Thursday, July 14, 2005

I'm ready for my close-up

noisette et pruneaux
Originally uploaded by michelle1975.

Last week found me biking to an industrial building in Verdun to visit a professional food photo shoot. Les Chèvres' pastry chef, Patrice, was working on the pictures for his cookbook and he invited me to come and have a look. I am glad I did. First of all, the pictures they've done so far are incredible. True, his desserts are beautiful, but God knows a bad picture can ruin a beautiful subject. (And the reverse is also possible: a beautiful picture of a bad subject.) The best thing I learned was all the smoke and mirrors involved with food photography.

Flipping through copies of glossy cookbooks can cause serious lifestyle envy for some. I count myself among those who dream of summering at the Vineyard, hosting clam bakes, and having drinks poolside. I don't even have matching silverware. Gorgeous pictures of food, as seen in said glossy cookbooks, make me feel woefully under-equipped and under-funded. I found the antidote to this affliction in Verdun, or at least the cause.

Entering the space, you feel like you're in a long-forgotten storage unit used by a film production company. The lofts are cavernous and filled with large shelves. These shelves are filled with random things, like pieces of cloth, various glasses, boxes, some hunks of wood... I made my way through the different photo shoots until I reached the kitchen studio. A small table was set up for the plated desserts, surrounded by lights and screens. A huge camera was aimed at a piece of wood set on top of a mauve cloth. It looked so surreal. I couldn't help but look past what was framed by the camera: the wires, the mirrors, the piles of random props.

I took the photo above of the noisette et pruneaux dessert from a different angle than the photographer did. It looks like any old snapshot of a plated dessert. In this case, it's a hazelnut cake with caramelized hazelnuts, poached prunes and, oh-oh, was it chevre ice cream? You get the idea. A classic winter dessert. The picture, once it was taken, was so much more than the sum of its parts. The same hunk of wood and scrap of cloth suggested a rich leather sofa beside a fireplace in fall. You could imagine the cigar smoke lingering, the brandy, the dog sound asleep at the foot of the ottoman... After the Hunt, I called it. It was incredible how much they did with so little. And this was only the first picture.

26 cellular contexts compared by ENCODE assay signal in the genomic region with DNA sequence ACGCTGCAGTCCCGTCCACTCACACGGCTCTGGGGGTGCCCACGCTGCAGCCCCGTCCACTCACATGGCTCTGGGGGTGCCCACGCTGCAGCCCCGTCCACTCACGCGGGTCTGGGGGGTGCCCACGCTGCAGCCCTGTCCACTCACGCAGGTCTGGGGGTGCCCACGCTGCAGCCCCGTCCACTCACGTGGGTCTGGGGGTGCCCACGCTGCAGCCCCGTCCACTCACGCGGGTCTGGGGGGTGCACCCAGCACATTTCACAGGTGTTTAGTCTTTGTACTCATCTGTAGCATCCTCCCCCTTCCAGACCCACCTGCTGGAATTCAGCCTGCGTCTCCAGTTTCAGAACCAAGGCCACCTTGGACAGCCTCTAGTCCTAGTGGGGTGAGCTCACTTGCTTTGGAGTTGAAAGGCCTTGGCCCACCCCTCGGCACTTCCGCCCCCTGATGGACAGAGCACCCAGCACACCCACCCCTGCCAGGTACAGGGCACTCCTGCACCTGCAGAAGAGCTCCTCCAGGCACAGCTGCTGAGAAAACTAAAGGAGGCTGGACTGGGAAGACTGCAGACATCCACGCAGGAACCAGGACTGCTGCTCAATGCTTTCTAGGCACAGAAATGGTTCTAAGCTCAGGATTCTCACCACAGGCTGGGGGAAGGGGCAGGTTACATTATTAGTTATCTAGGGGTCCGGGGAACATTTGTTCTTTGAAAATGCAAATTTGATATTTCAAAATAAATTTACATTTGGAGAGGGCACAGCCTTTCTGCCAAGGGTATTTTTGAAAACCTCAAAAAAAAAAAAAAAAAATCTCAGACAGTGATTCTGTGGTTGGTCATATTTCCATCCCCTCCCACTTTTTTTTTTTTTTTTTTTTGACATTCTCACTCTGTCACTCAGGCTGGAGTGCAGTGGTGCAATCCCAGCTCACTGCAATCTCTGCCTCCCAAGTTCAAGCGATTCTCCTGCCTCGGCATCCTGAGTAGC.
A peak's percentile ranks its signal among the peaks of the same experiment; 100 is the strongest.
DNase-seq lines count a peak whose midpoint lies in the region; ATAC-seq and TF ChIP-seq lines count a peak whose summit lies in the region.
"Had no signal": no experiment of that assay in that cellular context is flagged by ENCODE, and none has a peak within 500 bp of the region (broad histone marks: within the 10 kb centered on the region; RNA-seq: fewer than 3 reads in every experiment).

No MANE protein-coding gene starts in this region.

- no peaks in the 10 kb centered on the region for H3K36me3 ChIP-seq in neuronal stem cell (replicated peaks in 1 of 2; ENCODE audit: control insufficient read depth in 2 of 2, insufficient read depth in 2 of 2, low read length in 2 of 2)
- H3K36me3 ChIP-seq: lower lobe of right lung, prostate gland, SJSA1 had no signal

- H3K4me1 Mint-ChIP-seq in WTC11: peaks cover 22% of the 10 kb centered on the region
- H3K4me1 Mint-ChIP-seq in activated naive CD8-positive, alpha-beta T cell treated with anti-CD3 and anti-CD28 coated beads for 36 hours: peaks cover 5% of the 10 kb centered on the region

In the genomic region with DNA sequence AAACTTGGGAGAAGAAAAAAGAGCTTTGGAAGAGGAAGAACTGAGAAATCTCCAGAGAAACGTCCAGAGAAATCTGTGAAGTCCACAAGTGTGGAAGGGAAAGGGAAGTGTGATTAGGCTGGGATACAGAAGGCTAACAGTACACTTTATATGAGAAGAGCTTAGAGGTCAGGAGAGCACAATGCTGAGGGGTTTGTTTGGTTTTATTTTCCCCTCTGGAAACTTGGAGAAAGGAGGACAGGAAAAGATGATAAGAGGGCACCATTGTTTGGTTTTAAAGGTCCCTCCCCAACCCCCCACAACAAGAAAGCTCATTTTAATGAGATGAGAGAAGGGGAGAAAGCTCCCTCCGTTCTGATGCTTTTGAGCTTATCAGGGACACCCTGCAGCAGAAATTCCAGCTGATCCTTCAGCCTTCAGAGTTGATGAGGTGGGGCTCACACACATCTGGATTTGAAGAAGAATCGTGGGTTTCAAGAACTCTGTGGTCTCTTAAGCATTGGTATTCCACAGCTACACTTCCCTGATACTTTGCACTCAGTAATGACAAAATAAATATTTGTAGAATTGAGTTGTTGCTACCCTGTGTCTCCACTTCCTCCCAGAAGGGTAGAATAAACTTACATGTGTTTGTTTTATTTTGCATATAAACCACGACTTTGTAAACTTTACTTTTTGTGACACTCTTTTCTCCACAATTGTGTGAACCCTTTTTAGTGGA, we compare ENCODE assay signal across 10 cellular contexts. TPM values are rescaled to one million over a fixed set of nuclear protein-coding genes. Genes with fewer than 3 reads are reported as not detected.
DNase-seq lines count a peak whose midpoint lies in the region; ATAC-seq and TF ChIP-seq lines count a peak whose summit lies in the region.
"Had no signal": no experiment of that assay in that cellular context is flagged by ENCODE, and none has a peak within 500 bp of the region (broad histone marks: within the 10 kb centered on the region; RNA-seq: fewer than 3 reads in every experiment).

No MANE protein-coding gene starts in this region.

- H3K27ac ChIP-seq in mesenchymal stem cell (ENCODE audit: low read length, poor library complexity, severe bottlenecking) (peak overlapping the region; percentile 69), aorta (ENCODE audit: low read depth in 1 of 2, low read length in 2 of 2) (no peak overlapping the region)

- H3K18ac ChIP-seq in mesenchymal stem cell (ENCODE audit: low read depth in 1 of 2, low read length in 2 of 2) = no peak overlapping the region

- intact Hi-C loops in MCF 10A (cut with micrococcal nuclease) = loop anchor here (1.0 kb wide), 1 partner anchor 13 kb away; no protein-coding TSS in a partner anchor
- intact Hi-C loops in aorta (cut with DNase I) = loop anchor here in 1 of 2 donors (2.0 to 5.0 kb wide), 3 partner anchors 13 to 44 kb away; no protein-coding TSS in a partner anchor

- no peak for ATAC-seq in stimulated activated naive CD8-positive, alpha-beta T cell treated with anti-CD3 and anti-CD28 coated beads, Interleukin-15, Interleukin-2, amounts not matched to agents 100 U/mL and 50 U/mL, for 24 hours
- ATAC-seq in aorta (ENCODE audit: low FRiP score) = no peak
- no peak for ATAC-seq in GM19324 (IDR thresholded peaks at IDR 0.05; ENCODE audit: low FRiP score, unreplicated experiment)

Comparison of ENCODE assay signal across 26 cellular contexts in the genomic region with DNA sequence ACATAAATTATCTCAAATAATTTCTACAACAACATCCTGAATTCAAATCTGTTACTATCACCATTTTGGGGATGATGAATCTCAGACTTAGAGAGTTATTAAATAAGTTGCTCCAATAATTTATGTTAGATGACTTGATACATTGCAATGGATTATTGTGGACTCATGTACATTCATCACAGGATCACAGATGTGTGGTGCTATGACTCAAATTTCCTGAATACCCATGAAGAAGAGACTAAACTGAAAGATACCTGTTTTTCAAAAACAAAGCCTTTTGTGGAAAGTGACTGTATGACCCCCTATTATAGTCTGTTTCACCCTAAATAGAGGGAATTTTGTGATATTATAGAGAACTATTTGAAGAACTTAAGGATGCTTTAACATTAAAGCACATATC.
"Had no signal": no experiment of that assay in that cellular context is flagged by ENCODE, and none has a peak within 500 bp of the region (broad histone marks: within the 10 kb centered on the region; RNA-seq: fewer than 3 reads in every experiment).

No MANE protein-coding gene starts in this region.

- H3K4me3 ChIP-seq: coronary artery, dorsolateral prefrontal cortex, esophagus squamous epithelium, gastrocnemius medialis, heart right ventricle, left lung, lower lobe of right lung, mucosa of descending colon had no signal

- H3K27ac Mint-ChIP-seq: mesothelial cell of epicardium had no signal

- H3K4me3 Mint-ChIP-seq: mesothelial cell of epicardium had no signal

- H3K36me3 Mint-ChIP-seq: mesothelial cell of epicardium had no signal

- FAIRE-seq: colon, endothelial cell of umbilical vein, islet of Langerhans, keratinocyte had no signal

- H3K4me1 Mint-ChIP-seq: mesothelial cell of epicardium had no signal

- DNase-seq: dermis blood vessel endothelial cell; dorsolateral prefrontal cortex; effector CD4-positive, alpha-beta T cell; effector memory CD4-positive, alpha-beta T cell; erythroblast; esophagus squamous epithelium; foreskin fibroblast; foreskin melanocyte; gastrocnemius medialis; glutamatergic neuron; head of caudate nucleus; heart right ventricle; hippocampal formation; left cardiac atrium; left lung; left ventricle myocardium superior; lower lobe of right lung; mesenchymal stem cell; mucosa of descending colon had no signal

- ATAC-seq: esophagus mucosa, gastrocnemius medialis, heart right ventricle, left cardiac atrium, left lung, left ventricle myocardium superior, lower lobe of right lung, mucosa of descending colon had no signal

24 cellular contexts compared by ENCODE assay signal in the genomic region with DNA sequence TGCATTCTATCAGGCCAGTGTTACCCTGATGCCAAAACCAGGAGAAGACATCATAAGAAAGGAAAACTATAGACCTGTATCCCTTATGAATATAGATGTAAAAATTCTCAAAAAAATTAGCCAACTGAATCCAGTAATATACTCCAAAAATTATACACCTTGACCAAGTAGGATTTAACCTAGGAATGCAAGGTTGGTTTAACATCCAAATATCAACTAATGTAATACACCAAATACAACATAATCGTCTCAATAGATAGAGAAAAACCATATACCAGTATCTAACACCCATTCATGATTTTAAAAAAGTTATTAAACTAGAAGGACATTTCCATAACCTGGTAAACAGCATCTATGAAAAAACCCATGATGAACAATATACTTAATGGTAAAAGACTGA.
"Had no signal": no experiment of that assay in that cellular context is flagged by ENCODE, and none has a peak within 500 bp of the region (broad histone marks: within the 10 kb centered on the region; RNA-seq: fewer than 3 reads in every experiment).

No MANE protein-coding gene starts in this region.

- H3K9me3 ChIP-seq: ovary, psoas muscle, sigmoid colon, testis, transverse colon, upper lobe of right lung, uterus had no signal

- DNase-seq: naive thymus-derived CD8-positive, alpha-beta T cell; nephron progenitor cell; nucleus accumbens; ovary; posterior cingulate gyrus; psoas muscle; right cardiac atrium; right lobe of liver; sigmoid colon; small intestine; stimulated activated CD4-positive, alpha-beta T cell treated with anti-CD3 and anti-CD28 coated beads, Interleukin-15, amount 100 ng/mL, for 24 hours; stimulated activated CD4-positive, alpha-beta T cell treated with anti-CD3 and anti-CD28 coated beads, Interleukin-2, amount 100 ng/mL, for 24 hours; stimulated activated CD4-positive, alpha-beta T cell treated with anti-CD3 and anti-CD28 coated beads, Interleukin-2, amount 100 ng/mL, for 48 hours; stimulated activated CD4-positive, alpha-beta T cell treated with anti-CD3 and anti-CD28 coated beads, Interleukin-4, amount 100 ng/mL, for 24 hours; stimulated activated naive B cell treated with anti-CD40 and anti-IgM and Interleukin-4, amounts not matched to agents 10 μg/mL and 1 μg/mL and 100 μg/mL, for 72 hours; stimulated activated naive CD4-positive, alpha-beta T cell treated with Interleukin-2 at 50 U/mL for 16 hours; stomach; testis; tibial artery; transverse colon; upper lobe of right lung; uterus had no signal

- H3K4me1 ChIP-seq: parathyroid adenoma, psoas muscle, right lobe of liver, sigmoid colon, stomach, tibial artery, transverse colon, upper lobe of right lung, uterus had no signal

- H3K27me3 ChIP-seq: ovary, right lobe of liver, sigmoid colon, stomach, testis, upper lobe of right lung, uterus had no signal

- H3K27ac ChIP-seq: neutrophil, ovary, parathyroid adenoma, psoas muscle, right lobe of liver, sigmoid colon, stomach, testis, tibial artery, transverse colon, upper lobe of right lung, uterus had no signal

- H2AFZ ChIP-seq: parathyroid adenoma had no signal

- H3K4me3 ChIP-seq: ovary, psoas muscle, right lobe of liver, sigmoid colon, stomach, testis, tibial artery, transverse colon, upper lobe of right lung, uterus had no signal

For the next dessert, the mood changed completely. A few changes to the lighting, surface, and colour evoked a lovely farmhouse in spring. The sun was streaming in through the screened off porch. My mind wandered from the house and into the charming country garden. The peonies which have been there since 1921 bloomed in profusion. The children were always careful not to disturb the flowers.

I watched them take five different photographs, each with its own style. All of it was done with only a few props. Of course their camera was top-of-the-line, but otherwise it was very simple and understated. These people are professionals. They took great pleasure in photographing Patrice's beautiful desserts.

Patrice Demers' book will come out in October. I highly recommend it, both for the recipes and the photographs.



Anonymous said...

If you want that soft-focus look that so many food shots I've seen have, you've got to zoom in bigtime, then move back/forth to set your framing. If you have "macro" mode on your camera, use it. Unfortunately, digital cameras are not as generous with the out-of-focus as film cameras (due to certain technical mumbo jumbo I won't bore you with). But maybe you already knew that. Okay, shutting up.

I think you can get closer to the plate, too. And maybe at a lower angle, which will help with the out-of-focus. Again, shutting up...

Is that a tiny reflector on the right-hand side of the picture? Or some kind of utensil?

Ana said...

I know what you mean. About a month ago I purchased a new digital camera that can shoot pictures much closer to the subject. Although better, I find that the flash gets in the way sometimes. My son borrowed my halogen lamps, the ones you buy at Canadian Tire. I've been thinking of using them to light the food instead of relying on the camera flash. Will get them back and try my theory soon.

Having said all that, I think that some of your pictures are really pretty and very professional-looking. Have you thought of submitting one for Does my Blog Look Good in This?. The deadline is July 21.

michelle said...

S.J., I am so bad with the technical aspect of photography. I recently found out what the little flower button is for: macro. Anthony is better about these things. I took the snapshot a bit further from the plate to give an idea of what the setup looked like. Yes, that is a tiny reflector. Isn't it cute? The final photo taken by the pros is nothing like mine. They were all over that soft focus thing.

Ana, nothing can compare to the gear that people who do this everyday have, but that's their job. I rarely use the flash, instead, I try to keep very still and use the natural light. This might take a few tries due to shaky hands, but it's worth it for the warmth. Thanks for the tip on Does My Blog Look Good In This? I have been meaning to do an IMBB since #6. I even missed some perfect-for-me themes. But tea, not to be missed. I will post if it's the last thing I do...

Thanks for reading, take care, Michelle

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